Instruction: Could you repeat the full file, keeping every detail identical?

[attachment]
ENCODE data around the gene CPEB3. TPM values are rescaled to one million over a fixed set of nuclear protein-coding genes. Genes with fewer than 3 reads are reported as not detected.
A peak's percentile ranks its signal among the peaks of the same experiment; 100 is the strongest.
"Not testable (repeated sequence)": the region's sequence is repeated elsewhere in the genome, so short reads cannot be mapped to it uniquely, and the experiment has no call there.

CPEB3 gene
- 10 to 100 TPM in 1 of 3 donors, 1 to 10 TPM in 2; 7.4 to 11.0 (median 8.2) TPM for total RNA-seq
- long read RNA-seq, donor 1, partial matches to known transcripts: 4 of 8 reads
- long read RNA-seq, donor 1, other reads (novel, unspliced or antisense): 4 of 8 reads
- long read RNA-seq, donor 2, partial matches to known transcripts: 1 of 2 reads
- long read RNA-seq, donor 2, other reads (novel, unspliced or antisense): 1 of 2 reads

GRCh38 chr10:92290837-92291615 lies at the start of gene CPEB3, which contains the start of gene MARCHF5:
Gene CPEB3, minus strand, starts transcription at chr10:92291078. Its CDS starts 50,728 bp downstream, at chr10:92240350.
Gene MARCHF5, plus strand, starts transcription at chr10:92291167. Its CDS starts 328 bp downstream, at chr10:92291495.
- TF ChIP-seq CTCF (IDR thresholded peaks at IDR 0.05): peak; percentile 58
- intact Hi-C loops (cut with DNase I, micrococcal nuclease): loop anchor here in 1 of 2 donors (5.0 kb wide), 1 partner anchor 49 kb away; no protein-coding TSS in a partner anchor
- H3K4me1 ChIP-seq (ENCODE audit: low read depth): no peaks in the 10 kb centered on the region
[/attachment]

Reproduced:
ENCODE data around the gene CPEB3. TPM values are rescaled to one million over a fixed set of nuclear protein-coding genes. Genes with fewer than 3 reads are reported as not detected.
A peak's percentile ranks its signal among the peaks of the same experiment; 100 is the strongest.
"Not testable (repeated sequence)": the region's sequence is repeated elsewhere in the genome, so short reads cannot be mapped to it uniquely, and the experiment has no call there.

CPEB3 gene
- 10 to 100 TPM in 1 of 3 donors, 1 to 10 TPM in 2; 7.4 to 11.0 (median 8.2) TPM for total RNA-seq
- long read RNA-seq, donor 1, partial matches to known transcripts: 4 of 8 reads
- long read RNA-seq, donor 1, other reads (novel, unspliced or antisense): 4 of 8 reads
- long read RNA-seq, donor 2, partial matches to known transcripts: 1 of 2 reads
- long read RNA-seq, donor 2, other reads (novel, unspliced or antisense): 1 of 2 reads

GRCh38 chr10:92290837-92291615 lies at the start of gene CPEB3, which contains the start of gene MARCHF5:
Gene CPEB3, minus strand, starts transcription at chr10:92291078. Its CDS starts 50,728 bp downstream, at chr10:92240350.
Gene MARCHF5, plus strand, starts transcription at chr10:92291167. Its CDS starts 328 bp downstream, at chr10:92291495.
- TF ChIP-seq CTCF (IDR thresholded peaks at IDR 0.05): peak; percentile 58
- intact Hi-C loops (cut with DNase I, micrococcal nuclease): loop anchor here in 1 of 2 donors (5.0 kb wide), 1 partner anchor 49 kb away; no protein-coding TSS in a partner anchor
- H3K4me1 ChIP-seq (ENCODE audit: low read depth): no peaks in the 10 kb centered on the region